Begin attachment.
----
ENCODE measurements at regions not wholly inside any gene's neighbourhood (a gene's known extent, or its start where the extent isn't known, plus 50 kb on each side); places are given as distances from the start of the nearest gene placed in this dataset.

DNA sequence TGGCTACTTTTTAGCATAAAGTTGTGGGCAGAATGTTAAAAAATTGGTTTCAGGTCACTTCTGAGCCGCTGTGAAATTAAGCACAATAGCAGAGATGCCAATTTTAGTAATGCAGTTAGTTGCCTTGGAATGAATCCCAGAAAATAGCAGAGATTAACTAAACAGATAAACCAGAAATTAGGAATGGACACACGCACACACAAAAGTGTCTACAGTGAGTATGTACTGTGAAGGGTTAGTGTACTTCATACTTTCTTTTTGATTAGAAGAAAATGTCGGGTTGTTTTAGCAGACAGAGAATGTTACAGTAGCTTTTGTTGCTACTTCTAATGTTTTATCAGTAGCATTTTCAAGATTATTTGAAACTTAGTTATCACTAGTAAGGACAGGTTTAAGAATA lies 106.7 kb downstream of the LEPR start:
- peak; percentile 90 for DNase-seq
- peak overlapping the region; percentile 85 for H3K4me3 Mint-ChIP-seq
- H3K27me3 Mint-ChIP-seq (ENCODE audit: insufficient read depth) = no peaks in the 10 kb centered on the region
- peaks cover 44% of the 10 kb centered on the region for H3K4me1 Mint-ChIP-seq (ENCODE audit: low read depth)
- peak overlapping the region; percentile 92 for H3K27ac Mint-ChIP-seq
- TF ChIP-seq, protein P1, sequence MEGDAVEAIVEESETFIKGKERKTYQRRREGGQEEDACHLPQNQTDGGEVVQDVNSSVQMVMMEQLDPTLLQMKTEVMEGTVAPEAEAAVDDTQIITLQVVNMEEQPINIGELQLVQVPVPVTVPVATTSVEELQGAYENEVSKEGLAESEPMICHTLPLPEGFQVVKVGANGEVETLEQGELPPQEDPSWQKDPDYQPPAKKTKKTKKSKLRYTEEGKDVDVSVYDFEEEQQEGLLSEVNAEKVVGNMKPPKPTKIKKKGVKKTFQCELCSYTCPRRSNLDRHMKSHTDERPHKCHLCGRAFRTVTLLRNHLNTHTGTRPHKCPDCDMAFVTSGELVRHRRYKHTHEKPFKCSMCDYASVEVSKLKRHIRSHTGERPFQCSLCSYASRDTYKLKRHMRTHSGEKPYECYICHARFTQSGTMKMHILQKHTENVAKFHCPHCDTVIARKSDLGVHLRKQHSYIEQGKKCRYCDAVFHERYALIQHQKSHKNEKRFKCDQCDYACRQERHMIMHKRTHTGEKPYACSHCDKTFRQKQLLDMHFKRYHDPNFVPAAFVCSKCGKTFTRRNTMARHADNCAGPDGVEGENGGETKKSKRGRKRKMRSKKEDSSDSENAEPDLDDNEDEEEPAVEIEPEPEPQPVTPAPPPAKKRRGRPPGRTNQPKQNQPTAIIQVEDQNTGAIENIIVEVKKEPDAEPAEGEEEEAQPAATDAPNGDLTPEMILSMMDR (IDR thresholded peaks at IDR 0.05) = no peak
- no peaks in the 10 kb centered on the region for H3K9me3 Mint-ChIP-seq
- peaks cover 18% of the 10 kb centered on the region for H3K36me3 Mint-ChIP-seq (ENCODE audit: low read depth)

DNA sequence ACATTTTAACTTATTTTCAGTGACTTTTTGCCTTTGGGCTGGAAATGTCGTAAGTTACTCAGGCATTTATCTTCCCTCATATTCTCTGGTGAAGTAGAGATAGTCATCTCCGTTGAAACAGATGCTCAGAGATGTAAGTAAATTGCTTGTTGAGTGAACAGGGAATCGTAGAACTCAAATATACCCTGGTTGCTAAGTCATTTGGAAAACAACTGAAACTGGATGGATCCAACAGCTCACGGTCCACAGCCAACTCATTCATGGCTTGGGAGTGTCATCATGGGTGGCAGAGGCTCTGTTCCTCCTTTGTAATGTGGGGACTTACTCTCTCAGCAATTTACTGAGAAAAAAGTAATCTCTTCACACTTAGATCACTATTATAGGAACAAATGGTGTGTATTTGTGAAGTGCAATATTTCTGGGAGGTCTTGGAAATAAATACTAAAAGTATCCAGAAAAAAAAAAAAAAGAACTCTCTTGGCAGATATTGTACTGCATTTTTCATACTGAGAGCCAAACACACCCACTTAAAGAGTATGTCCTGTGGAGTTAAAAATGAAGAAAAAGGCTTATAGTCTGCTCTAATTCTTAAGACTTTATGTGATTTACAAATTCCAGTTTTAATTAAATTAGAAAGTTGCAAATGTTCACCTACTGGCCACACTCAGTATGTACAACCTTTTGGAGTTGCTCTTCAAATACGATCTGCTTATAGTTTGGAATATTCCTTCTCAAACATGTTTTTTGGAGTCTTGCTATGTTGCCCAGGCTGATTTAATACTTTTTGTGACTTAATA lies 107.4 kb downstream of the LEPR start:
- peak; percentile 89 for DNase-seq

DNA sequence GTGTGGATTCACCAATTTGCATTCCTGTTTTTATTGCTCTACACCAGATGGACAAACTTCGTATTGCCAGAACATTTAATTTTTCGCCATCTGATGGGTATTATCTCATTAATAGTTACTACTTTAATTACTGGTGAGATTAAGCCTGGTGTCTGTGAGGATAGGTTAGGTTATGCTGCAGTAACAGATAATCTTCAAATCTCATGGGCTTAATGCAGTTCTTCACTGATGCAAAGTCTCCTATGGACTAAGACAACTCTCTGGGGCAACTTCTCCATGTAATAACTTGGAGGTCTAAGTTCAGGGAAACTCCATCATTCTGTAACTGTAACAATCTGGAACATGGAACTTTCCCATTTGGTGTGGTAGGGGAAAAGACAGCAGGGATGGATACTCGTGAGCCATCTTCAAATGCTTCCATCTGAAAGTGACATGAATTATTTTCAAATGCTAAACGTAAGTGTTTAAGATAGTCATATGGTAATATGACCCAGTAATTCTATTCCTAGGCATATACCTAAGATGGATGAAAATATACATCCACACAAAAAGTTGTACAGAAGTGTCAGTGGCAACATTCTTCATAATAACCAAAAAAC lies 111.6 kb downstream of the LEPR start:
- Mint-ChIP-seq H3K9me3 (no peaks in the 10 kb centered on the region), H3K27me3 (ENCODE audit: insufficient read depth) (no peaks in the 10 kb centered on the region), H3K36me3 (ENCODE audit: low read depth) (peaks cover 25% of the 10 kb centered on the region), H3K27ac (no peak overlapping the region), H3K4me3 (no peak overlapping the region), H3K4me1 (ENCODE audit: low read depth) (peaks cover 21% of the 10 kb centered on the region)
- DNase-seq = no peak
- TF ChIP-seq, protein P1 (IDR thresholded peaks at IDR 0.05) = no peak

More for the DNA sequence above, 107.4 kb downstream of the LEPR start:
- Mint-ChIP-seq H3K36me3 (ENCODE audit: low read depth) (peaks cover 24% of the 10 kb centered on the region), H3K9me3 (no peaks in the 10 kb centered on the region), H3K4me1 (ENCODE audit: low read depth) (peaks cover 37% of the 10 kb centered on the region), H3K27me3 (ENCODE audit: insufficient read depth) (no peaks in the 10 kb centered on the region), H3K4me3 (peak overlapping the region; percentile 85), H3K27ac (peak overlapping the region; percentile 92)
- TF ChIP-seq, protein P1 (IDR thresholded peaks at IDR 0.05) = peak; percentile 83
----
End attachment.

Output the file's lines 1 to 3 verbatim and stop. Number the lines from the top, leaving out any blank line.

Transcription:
ENCODE measurements at regions not wholly inside any gene's neighbourhood (a gene's known extent, or its start where the extent isn't known, plus 50 kb on each side); places are given as distances from the start of the nearest gene placed in this dataset.

DNA sequence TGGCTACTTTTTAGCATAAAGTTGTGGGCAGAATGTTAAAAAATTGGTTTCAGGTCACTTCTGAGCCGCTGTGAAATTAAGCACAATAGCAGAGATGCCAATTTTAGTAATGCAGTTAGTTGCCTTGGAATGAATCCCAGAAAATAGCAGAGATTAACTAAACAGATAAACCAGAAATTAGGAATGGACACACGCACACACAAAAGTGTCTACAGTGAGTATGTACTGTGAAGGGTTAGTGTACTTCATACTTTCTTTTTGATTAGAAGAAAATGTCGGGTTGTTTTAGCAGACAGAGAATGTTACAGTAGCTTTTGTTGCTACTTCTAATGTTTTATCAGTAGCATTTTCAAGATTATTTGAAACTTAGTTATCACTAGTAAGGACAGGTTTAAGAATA lies 106.7 kb downstream of the LEPR start:
- peak; percentile 90 for DNase-seq